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Geoscientist Online

Remote Sensing of Volcanoes and Volcanic Processes: Integrating Observation and Modelling

PMB

Volcanoes are often remote and inaccessible, particularly after eruption; they have a large footprint and their products are spread widely.  Also some are in politically unstable areas (e.g.  the Congo), so remote sensing (e.g.  from satellites or planes) is very useful.  This book focuses on satellite imagery and aerial remote sensing (both with piloted planes and drones).

There is increasing interest in remote sensing of volcanoes.  It shows that the number of remote sensing papers has increased from less than 10 per year in 1990 to over 80 per year now.  This book reports a lot of recent studies (particularly the application of InSAR - Interferometric Synthetic Aperture Radar measurements).

The volume contains reviews of several volcanoes and shows how much structural information (e.g.  the magma plumbing system) can be inferred remotely.  Surface measurements also give information on magma movement below the surface and can show subsidence after the evacuation of the magma chamber.  Location of magma pathways and chambers can be inferred from remote sensing data.  This book also includes up-to-date advances, from volcanic edifice deformation to thermal anomalies, gas fluxes and the tracking of ash and gas plumes.

Of course, remote sensing is particularly useful for defining the routes of lahars, lava and pyroclastic flows.  These can be used in the development of hazard maps.  Various authors discuss how various types of model may be used to extract useful information from remote sensing data, to explore the processes underlying the observed signals, to make forecasts to manage hazards.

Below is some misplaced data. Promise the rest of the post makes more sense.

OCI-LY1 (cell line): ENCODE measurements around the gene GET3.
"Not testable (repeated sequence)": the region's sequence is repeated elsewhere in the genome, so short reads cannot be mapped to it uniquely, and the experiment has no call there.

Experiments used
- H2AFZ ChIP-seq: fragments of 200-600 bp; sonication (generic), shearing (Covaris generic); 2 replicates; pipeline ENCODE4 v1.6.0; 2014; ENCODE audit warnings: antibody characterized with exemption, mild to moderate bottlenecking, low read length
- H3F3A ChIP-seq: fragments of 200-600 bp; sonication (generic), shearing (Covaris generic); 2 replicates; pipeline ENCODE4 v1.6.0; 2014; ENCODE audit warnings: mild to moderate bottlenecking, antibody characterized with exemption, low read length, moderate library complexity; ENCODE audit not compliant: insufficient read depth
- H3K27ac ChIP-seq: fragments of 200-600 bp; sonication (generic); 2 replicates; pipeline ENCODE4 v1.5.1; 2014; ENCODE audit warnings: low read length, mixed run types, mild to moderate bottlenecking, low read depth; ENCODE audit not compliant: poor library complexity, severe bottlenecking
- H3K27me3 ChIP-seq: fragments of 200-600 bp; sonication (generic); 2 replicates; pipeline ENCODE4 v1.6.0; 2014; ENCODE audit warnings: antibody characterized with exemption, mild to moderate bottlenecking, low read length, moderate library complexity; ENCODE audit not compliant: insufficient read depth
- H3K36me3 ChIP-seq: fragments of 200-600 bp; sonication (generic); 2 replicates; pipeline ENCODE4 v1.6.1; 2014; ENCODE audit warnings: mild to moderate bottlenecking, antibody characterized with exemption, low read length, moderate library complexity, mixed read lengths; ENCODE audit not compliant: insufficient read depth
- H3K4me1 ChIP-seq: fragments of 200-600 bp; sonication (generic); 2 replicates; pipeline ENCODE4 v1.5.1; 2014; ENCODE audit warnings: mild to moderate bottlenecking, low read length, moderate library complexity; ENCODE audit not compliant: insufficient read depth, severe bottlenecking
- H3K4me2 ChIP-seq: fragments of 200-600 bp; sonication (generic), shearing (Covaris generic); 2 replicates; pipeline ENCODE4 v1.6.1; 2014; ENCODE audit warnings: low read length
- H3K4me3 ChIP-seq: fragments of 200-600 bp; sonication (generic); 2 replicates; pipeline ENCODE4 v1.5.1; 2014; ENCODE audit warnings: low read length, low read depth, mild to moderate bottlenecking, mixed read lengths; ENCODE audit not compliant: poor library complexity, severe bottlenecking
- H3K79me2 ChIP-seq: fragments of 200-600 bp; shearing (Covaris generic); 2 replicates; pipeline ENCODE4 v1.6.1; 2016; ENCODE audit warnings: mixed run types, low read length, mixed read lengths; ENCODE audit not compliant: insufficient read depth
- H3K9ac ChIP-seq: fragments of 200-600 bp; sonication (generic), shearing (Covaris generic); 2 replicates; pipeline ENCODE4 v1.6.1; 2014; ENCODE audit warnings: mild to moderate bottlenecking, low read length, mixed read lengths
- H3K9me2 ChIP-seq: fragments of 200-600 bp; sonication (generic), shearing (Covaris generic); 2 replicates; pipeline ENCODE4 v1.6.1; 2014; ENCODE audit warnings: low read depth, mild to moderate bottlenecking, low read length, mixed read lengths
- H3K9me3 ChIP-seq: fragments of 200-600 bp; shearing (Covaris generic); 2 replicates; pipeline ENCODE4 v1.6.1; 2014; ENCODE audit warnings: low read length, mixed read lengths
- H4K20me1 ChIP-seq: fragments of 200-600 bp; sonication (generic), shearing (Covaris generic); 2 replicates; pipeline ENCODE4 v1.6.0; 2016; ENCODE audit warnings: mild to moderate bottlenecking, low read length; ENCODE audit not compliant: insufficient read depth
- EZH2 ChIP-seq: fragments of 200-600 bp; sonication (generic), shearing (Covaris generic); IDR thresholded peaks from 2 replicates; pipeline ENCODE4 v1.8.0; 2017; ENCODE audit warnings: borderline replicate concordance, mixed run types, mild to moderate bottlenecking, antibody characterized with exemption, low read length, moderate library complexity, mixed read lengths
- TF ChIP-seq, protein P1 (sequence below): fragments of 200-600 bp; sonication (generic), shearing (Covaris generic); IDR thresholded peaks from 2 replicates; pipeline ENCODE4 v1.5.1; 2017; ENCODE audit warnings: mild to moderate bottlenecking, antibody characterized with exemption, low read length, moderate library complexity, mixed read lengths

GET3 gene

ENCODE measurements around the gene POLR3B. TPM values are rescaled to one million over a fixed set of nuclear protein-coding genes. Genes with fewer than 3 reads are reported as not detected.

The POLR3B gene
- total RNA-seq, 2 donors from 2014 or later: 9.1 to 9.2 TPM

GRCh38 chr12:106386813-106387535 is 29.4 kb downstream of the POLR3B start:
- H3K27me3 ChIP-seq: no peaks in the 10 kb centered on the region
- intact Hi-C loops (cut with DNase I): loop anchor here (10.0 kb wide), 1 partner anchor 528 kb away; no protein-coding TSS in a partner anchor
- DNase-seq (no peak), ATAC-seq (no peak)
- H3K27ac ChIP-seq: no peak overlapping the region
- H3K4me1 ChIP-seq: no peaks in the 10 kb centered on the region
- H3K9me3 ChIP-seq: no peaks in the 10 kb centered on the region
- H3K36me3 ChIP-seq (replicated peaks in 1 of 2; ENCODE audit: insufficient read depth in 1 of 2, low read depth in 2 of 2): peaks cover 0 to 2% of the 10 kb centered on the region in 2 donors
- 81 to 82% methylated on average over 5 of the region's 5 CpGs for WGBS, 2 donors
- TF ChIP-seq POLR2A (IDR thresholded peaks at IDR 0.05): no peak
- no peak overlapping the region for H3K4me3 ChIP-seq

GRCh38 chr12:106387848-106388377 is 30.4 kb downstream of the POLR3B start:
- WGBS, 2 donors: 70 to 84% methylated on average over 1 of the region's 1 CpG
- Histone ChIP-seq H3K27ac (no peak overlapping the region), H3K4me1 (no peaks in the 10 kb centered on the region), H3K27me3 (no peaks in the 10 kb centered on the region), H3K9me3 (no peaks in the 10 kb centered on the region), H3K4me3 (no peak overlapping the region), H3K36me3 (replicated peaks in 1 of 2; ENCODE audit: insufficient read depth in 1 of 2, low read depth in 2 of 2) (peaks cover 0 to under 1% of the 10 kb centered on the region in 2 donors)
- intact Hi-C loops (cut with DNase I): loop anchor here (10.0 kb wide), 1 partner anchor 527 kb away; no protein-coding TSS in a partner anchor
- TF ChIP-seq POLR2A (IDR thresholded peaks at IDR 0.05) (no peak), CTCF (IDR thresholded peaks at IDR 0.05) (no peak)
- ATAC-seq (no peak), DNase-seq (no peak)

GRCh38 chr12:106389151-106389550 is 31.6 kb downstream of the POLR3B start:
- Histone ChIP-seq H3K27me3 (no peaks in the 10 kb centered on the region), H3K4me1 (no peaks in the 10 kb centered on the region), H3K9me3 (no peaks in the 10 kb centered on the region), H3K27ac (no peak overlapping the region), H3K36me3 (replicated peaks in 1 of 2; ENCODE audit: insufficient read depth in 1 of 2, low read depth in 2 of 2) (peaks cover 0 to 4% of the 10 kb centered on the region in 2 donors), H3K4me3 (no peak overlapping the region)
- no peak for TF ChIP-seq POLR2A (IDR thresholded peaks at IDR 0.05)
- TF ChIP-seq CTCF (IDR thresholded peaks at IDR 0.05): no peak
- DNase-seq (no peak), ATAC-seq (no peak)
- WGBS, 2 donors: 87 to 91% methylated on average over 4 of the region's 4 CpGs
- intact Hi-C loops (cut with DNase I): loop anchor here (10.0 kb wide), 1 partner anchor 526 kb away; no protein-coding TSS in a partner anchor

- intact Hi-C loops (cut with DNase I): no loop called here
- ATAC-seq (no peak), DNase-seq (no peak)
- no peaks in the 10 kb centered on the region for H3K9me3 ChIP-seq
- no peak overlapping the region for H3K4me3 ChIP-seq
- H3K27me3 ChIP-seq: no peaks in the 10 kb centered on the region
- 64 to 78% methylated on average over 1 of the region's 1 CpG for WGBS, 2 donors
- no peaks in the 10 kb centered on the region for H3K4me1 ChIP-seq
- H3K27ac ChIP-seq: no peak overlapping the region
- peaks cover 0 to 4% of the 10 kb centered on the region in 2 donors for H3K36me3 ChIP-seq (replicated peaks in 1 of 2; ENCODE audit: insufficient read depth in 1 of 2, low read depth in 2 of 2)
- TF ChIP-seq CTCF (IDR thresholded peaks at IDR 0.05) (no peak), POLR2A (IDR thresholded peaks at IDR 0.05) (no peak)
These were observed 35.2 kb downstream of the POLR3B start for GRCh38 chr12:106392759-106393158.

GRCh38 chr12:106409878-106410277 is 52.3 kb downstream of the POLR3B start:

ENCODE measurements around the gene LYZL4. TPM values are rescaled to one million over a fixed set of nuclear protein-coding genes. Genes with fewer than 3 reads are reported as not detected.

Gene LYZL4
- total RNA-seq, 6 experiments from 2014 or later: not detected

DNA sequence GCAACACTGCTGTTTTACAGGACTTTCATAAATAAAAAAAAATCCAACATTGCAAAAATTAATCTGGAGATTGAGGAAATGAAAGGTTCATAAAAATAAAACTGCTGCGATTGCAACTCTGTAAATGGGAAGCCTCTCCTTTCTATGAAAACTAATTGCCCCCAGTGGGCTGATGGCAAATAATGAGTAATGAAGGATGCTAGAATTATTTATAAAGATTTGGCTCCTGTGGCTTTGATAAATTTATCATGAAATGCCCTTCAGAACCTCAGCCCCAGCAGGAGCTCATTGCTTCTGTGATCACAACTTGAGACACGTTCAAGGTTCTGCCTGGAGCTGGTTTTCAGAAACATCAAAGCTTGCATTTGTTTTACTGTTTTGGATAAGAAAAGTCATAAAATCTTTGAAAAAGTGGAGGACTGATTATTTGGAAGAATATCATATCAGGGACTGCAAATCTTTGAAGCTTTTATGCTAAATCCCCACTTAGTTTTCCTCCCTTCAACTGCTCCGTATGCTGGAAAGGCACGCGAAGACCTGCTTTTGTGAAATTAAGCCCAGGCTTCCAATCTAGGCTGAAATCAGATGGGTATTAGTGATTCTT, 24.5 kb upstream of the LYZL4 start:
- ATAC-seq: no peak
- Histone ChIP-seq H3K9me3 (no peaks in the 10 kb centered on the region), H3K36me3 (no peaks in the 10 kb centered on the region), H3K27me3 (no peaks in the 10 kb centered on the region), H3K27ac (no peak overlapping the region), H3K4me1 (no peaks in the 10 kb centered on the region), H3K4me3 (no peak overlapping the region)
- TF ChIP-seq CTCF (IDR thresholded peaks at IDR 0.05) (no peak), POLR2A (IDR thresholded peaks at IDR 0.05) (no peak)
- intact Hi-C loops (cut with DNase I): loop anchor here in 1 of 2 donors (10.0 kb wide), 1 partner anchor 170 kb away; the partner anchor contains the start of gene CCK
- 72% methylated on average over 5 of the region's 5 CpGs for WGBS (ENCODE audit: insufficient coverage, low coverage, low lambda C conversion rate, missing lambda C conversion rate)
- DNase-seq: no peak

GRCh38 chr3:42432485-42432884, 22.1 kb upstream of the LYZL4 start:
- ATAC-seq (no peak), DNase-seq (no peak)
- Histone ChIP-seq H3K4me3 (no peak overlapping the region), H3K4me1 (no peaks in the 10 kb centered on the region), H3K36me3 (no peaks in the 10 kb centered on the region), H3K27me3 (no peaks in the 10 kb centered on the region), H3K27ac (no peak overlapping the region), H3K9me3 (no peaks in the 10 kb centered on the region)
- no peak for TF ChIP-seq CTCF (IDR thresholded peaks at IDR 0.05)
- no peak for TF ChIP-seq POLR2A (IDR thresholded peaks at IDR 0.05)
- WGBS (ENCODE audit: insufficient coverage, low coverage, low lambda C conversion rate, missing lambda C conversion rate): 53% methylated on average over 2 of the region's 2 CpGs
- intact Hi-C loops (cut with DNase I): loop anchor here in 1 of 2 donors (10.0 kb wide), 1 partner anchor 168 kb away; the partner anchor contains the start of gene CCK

The prediction of eruptions is the holy grail of volcanology.  Eruption is often preceded by a period of inflation.  Many sub-surface magmatic and volcanic processes cause deformation at the surface

Historically, records of past eruptions have been used to make predictions of future activity.  In this book we see how remote sensing can give relatively immediate forecasts of eruptions and how models can be used to enhance prediction.  It gives much information on attempts at eruption and explosion prediction, both successful and unsuccessful.  It shows that in some places alerts of eruptions in the following month have been very successful.                       

This book is easy to read and tells all levels of reader much about volcanoes and their internal structure as interpreted from space or the air, and represents good value at a cover price of £100, let alone the £50 to Fellows of the Society.

Reviewed by Steve Rowlatt

REMOTE SENSING OF VOLCANOES AND VOLCANIC PROCESSES: INTEGRATING OBSERVATION AND MODELLING by D.M.  Pyle (Editor), T.A.  Mather (Editor), J Biggs (Editor)  Published by the Geological Society London,  Special Publication 380.  Hardback.  ISBN 978-1-86239-362-2 ISBN 0305-8719 Publication Date:  Dec 2013 List Price: £100.  (Fellows £50) www.geolsoc.org